Working from home brings many possible issues into play, made worse by holidays or pandemic required lockdowns, as demonstrated so ably by the BBC interviewing Professor Robert Kelley from his home. However, toddlers bursting into a room during a conference call is low down on the list of issues todays over-worked Network Engineers need worry about.
As more and more people are forced to work from home, corporate networks and their remote connectivity is getting load tested like never before. Secure and reliable access to critical business systems such as Office365, Salesforce, Zoom, WebEx and Skype for business is paramount.
Network engineers need the right tools and a structured approach in order to keep their heads above water and enable their remote colleagues to still work productively. To IT professionals, some of these steps may seem unbelievably obvious, but it’s worth covering all bases to avoid unnecessary support calls.
Home workers connectivity checklist:
Speedtest measures speeds achieved on a device.
- Check speedtest. This will give an idea if the home connection is capable to be used for business. https://www.speedtest.net/ is a popular choice. Home workers should have upload and download speeds established before calling their IT support team. Download speeds less than 20Mbps and upload less than 5Mbps may become problematic, depending on the business applications in use. WARNING: See our speedtest page here.
- Home Wi-Fi.
The home office should be close to the main Wi-Fi hub, or to a Wi-Fi booster.
If the speedtest result is low, the remote worker should try moving closer to the Wi-Fi hub to see if this makes a difference. If it does, they should re-position their home Wi-Fi for better performance
- Other users at home. Most homes have many connected devices. Streaming 4K or UHD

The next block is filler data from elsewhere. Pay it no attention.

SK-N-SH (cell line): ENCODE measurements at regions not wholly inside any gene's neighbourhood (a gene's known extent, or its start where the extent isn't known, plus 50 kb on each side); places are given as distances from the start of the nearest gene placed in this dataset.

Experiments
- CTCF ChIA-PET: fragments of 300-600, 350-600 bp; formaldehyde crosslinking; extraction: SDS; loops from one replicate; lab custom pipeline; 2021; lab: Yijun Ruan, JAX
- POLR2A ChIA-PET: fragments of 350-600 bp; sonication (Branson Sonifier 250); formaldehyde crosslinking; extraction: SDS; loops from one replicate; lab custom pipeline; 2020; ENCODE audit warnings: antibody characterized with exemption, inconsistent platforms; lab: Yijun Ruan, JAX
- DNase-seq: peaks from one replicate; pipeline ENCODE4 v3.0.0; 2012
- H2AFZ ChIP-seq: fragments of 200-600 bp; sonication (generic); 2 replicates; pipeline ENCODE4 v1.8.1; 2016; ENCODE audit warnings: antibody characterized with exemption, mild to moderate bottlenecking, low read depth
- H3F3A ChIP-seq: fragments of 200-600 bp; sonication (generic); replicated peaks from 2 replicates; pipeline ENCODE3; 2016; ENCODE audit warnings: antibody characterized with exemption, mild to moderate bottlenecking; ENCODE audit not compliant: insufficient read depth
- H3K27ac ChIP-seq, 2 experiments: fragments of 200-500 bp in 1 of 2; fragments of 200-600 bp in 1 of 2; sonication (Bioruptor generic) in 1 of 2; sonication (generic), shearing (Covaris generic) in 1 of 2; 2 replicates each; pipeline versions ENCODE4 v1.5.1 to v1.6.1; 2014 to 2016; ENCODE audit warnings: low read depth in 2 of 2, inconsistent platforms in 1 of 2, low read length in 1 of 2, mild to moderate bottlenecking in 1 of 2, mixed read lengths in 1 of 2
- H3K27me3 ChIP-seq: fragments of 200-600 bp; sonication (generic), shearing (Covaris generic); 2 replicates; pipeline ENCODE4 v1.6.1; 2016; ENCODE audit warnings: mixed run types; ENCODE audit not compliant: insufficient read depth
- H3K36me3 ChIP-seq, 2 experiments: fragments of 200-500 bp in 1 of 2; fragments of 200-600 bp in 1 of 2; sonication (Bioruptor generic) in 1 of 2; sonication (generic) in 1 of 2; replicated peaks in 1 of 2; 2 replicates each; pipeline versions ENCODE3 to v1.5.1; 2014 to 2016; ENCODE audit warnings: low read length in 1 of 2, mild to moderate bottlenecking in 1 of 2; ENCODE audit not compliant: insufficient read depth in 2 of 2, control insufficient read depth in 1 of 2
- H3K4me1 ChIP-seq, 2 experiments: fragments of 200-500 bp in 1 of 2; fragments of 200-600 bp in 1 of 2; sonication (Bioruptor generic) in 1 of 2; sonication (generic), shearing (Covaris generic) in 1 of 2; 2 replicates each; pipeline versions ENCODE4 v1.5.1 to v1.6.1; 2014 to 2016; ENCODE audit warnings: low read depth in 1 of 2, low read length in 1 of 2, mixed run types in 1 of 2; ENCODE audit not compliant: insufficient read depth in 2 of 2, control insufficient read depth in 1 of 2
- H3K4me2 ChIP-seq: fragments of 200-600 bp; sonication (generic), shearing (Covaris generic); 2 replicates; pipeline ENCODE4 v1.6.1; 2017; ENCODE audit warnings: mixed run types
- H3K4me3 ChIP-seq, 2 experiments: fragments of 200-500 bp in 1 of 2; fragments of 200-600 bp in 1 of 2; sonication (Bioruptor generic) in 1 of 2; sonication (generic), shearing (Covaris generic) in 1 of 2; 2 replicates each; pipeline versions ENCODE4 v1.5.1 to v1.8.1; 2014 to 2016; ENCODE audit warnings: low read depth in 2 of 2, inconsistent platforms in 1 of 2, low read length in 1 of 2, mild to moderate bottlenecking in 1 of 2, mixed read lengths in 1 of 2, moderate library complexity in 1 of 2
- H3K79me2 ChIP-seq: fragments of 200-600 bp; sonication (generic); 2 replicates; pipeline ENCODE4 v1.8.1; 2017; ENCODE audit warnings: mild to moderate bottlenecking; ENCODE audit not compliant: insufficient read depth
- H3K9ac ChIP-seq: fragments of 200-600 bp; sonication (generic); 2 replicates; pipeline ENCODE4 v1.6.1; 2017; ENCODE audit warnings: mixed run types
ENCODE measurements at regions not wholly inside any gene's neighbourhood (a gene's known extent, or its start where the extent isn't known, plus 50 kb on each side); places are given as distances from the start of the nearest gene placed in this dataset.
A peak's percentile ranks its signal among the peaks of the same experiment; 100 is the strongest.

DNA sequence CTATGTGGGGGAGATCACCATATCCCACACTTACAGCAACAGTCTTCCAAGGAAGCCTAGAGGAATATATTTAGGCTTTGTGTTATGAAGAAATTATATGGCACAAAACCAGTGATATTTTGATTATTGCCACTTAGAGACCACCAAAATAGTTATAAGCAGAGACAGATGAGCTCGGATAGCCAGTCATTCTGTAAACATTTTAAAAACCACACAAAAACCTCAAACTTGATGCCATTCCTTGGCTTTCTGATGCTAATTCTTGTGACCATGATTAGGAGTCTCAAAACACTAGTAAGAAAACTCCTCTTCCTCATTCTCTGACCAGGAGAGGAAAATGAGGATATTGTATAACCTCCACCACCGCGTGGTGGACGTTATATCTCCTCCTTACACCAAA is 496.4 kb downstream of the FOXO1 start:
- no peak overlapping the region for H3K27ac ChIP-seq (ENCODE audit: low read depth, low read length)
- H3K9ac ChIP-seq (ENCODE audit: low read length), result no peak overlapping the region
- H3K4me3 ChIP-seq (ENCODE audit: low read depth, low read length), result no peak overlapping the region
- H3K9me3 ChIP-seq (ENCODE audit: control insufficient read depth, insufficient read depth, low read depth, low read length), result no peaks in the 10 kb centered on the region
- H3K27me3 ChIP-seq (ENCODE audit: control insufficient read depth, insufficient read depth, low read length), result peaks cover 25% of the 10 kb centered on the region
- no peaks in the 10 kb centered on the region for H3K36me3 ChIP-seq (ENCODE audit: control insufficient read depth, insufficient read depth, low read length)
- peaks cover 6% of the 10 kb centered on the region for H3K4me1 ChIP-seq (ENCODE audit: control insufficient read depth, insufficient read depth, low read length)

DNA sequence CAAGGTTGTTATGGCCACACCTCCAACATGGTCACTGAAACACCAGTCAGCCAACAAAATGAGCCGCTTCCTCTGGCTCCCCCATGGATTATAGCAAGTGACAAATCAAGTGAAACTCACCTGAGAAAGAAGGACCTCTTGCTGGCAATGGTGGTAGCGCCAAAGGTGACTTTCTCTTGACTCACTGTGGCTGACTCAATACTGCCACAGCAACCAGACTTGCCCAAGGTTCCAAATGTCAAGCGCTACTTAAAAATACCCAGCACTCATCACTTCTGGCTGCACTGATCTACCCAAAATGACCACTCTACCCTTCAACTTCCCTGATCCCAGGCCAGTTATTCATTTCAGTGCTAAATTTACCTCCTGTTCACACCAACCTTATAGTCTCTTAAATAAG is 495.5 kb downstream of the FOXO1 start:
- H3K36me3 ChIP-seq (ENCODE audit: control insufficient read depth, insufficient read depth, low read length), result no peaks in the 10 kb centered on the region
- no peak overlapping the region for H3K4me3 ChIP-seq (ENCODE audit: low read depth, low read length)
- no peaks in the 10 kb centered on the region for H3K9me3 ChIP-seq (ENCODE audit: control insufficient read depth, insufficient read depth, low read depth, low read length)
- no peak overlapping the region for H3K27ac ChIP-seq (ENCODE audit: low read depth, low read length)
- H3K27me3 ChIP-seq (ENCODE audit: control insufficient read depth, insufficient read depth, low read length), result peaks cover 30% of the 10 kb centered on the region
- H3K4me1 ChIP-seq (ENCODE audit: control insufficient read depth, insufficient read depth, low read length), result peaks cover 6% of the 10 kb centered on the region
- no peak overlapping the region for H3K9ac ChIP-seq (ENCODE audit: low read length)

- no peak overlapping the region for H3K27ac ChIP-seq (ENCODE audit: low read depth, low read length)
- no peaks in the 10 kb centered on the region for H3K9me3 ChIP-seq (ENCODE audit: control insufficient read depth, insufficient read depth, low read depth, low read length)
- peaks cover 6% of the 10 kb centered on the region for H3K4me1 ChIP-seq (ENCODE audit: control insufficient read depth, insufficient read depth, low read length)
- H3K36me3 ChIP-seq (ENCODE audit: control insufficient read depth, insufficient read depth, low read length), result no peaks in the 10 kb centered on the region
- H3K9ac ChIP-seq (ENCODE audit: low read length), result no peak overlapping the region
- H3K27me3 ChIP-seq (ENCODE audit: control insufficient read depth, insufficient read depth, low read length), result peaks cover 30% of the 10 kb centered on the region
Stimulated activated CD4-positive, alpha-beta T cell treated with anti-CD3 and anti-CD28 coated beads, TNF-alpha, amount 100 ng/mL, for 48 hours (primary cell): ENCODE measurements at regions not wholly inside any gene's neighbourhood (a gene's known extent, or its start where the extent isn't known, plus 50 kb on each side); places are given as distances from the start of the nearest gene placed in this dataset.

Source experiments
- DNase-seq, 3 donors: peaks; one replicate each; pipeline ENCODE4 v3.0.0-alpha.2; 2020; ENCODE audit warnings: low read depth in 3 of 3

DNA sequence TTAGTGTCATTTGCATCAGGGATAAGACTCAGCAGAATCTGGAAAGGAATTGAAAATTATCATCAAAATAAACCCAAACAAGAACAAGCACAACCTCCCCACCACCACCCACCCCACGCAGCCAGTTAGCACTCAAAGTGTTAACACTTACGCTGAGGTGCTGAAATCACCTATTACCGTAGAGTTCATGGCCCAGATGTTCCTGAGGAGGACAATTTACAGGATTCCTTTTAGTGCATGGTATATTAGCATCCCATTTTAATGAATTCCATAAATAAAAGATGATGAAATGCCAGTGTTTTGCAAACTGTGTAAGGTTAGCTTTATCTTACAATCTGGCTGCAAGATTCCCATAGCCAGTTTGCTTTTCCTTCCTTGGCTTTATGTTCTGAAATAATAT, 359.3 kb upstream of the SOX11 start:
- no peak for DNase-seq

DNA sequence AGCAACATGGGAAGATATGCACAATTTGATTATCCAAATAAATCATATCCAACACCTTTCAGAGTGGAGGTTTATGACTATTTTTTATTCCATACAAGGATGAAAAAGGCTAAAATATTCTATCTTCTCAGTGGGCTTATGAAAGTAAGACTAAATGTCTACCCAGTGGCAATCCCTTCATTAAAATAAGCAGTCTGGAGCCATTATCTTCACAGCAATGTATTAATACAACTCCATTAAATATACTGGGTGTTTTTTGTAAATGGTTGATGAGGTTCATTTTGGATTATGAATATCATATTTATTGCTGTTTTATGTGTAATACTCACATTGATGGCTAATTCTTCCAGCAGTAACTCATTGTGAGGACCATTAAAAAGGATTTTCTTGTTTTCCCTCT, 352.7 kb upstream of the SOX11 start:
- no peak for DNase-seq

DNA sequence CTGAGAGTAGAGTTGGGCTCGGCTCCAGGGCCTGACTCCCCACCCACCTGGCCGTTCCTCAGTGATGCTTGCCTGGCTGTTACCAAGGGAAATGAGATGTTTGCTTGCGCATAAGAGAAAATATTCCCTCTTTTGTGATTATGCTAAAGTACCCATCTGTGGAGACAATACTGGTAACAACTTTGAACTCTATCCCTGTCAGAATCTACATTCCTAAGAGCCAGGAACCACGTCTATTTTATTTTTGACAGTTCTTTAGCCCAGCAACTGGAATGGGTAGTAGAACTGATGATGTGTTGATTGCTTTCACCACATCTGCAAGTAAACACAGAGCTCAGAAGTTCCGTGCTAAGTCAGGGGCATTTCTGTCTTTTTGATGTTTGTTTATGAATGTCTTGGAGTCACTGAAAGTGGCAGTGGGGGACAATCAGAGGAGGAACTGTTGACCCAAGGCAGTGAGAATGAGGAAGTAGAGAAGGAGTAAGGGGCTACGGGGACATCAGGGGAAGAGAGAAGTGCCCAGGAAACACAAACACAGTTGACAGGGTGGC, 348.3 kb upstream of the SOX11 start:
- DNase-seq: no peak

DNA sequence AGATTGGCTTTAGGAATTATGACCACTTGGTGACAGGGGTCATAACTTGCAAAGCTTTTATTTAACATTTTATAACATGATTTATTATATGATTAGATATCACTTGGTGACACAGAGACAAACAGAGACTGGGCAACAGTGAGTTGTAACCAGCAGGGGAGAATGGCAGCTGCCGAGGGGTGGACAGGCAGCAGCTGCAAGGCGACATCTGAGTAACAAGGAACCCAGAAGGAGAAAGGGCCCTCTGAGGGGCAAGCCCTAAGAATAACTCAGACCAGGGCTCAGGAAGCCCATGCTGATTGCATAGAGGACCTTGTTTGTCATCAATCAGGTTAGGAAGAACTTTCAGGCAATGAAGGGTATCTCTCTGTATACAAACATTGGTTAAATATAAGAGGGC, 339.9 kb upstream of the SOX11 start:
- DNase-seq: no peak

videos could be putting a strain on the home connection, so educate other users to ration HQ Video streaming to out of business hours where possible.
- Turn off video conferencing. Is it really necessary to see everyone? If possible, switch off video conferencing and go audio only, this massively reduces network load.
If a user has checked and dealt with all the above, but is still having problems, it could be an issue outside the home. Likely suspects are:
- External network congestion. Is the extra traffic coming into your network causing congestion in switches, routers or firewalls for example? Being able to view hop by hop performance is important in this area.
- VPN capacity. With more users than usual, your VPN server is going to be heavily loaded. Are you optimising what traffic goes through your VPN? Several VPN vendors are producing optimisation notes as an example:
- Service Provider leased-line capacity. Are you hitting limits with your service provider?
- Slower Cloud Services. Services such as Zoom, WebEx, Office365 and others hosted in the cloud have had huge leaps in usage. Bottlenecks in the cloud can have knock-on effects throughout a network.
Network visibility and network analytics are the key to being able to troubleshoot issues. Ideally both real-time and historical data should be available.
The Allegro Packets Network Multimeter analyses network issues in a SOHO environment quickly and enables easy troubleshooting of issues causing application problems.
Why we love the Allegro
- The entry level 200 unit is small enough to sit on a home office desk, yet can still handle up to 2Gbps line rate. As a fan-less device, it operates silently and can be moved easily to new troubleshooting locations.
- Very affordable entry price.
- Quick to use, can be ready in 60 seconds from power up and connection, to displaying detailed real-time network analytics.
- Easily capture network traffic, analyse realtime and historical traffic flows and issues; compare today with last week or last month.
- Layer 2 to Layer 7 visibility.
- Doesn’t require a mirror port or network tap – it can be connected inline with any local router.
- Easy to setup – can be sent to and installed by someone who is working from home.
- Helps IT staff answer questions like “Why is WebEx not working well now?” or “Why was Zoom poor last Tuesday at 3pm?”